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Waste and hypocrisy in the school lunch program

March 15, 2013
Jane Jech - Marshalltown, Iowa , Traer Star-Clipper

Dear Editor,

No one questions the fact that students have difficulty learning when they're hungry. The question is, WHO should be feeding them and HOW?

The National School Lunch Act became law in 1946. Since that time, we have added breakfast, school-day snacks, after-school snacks, take-home meals, and summertime meals.

Picture an elementary classroom with a teacher, students ranging from miniature to others triple their size. There may be special need students with paras. Breakfast is provided for everyone, including the adults. Anyone can choose not to eat, but if they want anything, they are expected to take at least three of the items provided. They cannot share or keep anything for later. All of the food items are prepackaged, but as is often the case, they have to be thrown away, opened or not (including milk, juice, cereal boxes, single packaged cheese sticks, muffins, etc.), if they are not consumed in the 10-15 minutes allowed. Same thing happens later in the day. You should see the garbage bins at lunch! The huge waste is obvious to everyone, but accepted, because it's paid for with tax dollars they never see.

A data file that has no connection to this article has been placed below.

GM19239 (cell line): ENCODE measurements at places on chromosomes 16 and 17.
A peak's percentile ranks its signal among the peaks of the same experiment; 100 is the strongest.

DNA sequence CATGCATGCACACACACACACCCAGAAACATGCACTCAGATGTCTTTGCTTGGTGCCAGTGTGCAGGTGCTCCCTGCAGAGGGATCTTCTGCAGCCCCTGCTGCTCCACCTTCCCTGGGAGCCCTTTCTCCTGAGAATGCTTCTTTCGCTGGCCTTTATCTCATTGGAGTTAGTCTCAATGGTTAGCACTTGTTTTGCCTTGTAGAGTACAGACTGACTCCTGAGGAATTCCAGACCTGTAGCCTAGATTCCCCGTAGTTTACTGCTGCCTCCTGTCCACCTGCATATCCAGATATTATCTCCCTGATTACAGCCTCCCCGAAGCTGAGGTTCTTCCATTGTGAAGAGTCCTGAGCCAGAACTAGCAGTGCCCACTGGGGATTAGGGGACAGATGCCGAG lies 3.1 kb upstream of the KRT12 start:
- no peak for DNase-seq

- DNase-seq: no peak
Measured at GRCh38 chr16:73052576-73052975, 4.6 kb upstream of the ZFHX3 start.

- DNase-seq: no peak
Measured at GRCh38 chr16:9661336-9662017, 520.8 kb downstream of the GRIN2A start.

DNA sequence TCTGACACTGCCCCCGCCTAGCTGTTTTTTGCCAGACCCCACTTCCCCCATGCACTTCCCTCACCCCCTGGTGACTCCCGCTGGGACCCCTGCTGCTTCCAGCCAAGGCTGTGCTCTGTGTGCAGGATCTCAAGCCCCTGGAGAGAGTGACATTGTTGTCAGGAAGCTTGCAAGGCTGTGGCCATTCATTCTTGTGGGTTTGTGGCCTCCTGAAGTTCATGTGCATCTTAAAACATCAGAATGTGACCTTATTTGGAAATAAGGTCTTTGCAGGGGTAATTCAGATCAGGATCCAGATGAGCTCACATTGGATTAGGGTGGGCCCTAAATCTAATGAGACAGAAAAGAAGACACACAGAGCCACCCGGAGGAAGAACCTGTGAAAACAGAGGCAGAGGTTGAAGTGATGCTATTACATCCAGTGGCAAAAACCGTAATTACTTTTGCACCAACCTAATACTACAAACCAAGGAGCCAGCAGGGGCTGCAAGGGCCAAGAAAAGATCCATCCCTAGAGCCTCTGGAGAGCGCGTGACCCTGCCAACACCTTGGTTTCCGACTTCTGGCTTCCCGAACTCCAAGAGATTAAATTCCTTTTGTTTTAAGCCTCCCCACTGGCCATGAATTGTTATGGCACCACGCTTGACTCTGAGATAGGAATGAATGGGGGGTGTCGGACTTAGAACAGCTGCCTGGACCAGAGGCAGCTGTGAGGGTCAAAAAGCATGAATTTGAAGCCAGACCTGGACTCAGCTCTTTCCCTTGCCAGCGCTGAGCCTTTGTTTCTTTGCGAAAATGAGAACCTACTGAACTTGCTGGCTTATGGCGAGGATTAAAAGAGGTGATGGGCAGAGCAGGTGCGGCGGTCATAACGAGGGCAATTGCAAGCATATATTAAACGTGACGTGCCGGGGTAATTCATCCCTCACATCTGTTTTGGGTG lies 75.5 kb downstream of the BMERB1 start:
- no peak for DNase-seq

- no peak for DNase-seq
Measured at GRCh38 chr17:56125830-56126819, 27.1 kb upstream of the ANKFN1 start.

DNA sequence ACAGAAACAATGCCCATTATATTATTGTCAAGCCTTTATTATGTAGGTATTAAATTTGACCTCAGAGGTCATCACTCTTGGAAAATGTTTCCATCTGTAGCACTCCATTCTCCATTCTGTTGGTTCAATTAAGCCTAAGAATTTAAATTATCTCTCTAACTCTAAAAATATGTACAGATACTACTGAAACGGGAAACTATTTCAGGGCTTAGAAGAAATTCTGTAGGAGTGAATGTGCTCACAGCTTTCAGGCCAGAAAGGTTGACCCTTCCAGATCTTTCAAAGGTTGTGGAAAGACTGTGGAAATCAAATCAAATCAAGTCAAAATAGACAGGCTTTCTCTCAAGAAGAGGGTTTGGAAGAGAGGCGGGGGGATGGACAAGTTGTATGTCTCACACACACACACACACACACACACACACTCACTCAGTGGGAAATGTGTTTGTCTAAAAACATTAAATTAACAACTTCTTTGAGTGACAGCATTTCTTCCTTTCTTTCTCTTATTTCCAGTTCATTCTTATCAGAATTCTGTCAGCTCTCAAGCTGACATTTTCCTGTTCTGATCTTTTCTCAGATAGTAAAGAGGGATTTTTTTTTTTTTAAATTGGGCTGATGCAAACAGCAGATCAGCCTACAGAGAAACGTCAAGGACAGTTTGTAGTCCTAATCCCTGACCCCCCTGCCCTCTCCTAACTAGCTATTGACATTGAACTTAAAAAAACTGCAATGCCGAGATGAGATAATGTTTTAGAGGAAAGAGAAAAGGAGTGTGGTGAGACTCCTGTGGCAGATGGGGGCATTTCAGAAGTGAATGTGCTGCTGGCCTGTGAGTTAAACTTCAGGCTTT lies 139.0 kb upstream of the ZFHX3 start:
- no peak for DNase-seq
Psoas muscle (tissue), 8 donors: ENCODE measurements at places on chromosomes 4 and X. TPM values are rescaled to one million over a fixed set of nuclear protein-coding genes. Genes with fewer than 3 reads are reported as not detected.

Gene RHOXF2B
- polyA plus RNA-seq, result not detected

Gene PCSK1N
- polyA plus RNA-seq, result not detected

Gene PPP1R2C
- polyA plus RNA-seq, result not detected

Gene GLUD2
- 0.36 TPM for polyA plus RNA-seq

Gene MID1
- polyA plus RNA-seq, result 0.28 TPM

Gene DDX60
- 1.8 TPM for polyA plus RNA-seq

The hypocrisy of the system is just as bad. The stated intent is to ensure all children receive adequate, nutritious food. But if a child isn't hungry enough to want the food provided, do they really need it? Do we force them to take it and throw it away ten minutes later to make ourselves feel compassionate? What about the fast growing student who would love to have the unused food on the plate next to him but has to watch it be thrown away because sharing is banned? What are we teaching them? How about the teacher who wishes she could send unused, packaged food home with a student but can't?

Consider the negative impact on families. Parents take less and less responsibility for their children. Students are conditioned to think government provided food is the norm and to be expected. Parents, who spend family grocery money on drugs, cigarettes, alcohol, gambling, etc., feel no shame because they know government will feed their children. A child coming to school hungry often has more to do with a parent's "interest-level" than it does with their "income-level."

When you enter many of our national parks, there is a sign that says, "Please, do NOT feed the animals." Is it because they don't care about the animals? Precisely the opposite! They do not want the animals to become dependent on tourists for food and unable to feed themselves. The effect on people is the same.

It's time for common sense solutions that end dependency on government, help the truly needy, and strengthen families, not weaken them.

Jane Jech

Marshalltown, Iowa

 
 

 

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